Psalm 119- Thoughts & Observations

During the past several months we have been studying Psalm 119 at our Wednesday night prayer meeting. I thought I’d share some of the interesting observations our group made as we reviewed the emotions, concerns, and repeated commitment to the Lord referred to by the writer.
 
The author of Psalm 119 is unknown, but many think it is possibly David, Ezra, or Daniel. One thing that is clear, the author loved God and desperately wanted to honor Him in his life! It clearly shows us that the author experienced many struggles, but he always came back to center knowing that God was there for him. He goes through many trials and afflictions, but clings to the truths he has learned from the scripture.
 
I think this is a great lesson for all of us: even during our darkest time, God’s Word and His love never changes.
 
Interestingly, the chapter is broken into 26 sections, 8 verses per section. Each section starts with a Hebrew letter of the alphabet. Some of the words used to refer to the Word of God are; law, testimonies, precepts, statutes, commandments, judgements, word, and ordinances. Look closer and you’ll see one of these words is used in almost every verse.
 
The attributes of God that he referred to frequently: His righteousness, His trustworthiness, His truthfulness, His faithfulness, His consistency, He is eternal, He is light, and He is pure. These attributes are in just about every verse in this chapter. These words are meant as an encouragement when we go through struggles, temptations, afflictions and persecutions.
 
Take time to meditate on God’s provision and trustworthiness in Psalm 119
and I believe you will come back to center – where God is.
 
Consider praying with us on Wednesday night. We have a great time studying the word of God and a sweet time in prayer. I hope to see you soon.
 
P.S.
Psalm 117 is the shortest chapter in the Bible with only two verses. Psalm 119 is the longest chapter in the bible with 176 verses.
Psalm 118:8 is the very center of the Bible and says “It is better to trust in the Lord than to trust in people.”  Amen!
 
Author:
Ken Drew, Elder at Faith Assembly
 
 

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Intentional Spirituality | Focused Meditation

On my hour or so drive to work, I often recite a medley of various scripture verses that begins with Psalm 1.

Blessed is the man who does not walk in the council of the wicked, or stand in the way of sinners, or sit in the seat of mockers, but his delight is in the law of the Lord and on it he meditates daily…

I try to avoid recitation of the scripture becoming just part of my driving routine.

 

To help with this, I meditate on the words to understand better what God intended in giving them to us.

Pastor Jon would say, “Let them marinate.”

 
No matter how many times I recite the first two verses of Psalm 1, I always find it fascinating (and incredibly helpful) to be reminded how the subtle progression of sin can take over our lives. Of course this includes my own life, to the point of even becoming comfortable with it.
 
Take a look at this progression as shown in this Psalm, using physical activity and the laws of physics:
 
Psalm 1 speaks to a person first walking, then standing, then sitting.
When we walk we can decide to move left or right, or even turn around with our momentum requiring less energy to change direction.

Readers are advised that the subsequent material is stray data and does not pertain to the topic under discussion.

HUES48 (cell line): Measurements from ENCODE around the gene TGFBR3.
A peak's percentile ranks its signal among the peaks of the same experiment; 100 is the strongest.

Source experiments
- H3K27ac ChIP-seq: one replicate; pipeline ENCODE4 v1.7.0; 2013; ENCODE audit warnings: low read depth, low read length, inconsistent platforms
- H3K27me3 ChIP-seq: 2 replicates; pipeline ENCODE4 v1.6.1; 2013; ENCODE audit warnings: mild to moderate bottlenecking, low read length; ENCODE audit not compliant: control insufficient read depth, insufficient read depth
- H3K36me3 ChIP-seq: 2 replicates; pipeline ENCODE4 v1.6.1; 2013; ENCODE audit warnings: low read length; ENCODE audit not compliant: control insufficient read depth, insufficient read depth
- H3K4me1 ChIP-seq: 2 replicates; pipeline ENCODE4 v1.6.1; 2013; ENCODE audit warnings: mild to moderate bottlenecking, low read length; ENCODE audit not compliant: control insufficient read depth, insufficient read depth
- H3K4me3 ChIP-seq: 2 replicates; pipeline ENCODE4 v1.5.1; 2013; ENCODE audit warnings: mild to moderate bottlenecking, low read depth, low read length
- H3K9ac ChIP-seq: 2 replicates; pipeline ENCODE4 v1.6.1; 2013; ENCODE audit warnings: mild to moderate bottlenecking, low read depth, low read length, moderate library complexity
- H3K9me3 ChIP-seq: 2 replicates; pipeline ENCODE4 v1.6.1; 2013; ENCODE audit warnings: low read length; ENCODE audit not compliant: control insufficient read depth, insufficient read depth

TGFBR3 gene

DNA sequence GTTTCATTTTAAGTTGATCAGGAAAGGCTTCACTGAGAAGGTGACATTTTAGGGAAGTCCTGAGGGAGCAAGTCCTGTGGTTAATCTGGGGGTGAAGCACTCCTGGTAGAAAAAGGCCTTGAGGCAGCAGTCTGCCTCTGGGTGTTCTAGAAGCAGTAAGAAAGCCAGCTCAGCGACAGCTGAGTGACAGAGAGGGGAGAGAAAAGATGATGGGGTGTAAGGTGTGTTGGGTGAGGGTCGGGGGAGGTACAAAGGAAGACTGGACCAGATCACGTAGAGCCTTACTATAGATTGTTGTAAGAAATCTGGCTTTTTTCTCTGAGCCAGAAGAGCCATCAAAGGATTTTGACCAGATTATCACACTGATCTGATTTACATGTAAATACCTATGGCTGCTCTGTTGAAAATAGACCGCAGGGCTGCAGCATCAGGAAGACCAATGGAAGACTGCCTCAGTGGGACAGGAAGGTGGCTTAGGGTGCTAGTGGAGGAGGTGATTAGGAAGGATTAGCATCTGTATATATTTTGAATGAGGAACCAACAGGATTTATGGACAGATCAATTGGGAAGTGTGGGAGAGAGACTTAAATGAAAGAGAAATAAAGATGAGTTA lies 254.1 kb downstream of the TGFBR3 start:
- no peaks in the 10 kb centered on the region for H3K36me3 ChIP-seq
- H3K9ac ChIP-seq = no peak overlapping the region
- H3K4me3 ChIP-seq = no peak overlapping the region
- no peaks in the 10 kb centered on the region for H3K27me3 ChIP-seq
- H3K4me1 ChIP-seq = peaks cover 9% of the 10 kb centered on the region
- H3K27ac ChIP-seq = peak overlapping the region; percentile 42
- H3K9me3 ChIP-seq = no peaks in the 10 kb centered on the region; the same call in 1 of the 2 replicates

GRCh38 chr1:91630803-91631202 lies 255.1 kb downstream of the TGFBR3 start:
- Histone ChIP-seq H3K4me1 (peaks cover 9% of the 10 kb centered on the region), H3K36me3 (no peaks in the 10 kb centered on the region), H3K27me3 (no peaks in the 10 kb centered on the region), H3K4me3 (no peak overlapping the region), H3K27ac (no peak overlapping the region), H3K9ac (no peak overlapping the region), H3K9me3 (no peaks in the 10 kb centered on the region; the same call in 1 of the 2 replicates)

But then we stand, requiring a bit more energy to get moving again.
Finally, when we sit down, it takes even more energy to get up and get moving.
 

So too is the progression of sin. It can look like this:

 
  1. We look to the crowd- the world- and start listening to their advice (…council of the wicked)
  2. We justify wrong behaviors, instead of evaluating the advice of God’s absolute Truth
  3. We begin to slow down, stop to accept the advice, believe all the lies and do what the ungodly do (…stand in the same way as sinners)
  4. After sinning repeatedly and ignoring the conviction of the Holy Spirit, we begin to sit comfortably in the sin, justifying behavior we know is wrong and often even begin to defend the behavior to others or in secret (…sit in the seat of mockers)

 

But then Psalm 1:2 goes on to say …but his delight is in the law of the Lord and on it he meditates daily. So while the Psalm warns about the propensity for sin to creep in to our daily lives, verse 2 tells us that by being in the Word (the Bible) we delight in the law of the Lord.

This means that by being in the Word consistently, we are directly connected to the Source of Life itself.

We are not just understanding absolute Truth, but actually delighting in it!

 
The other critical aspect of this verse is meditating on it every day.
Making the time- and being consistently intentional- is crucial, and is also hard because it takes discipline.
 

Eighteen years ago I didn’t look forward to my long drive to work, but I can now say that this drive continues to be a real blessing. It has provided the time I may not have otherwise carved out for my daily spiritual feeding and meditation. My time in the car encourages my intentional and focused discipline and draws me closer to my Savior.

We eat physical food each day to stay physically nourished. How much more important is our spiritual nourishment!
How do you carve out time from your busy schedules for your spiritual feeding?
 
Author:
Randy Ortgiesen is a Husband, Father and Grandfather
who loves Jesus and serves as an Elder at Faith Assembly.

 

 


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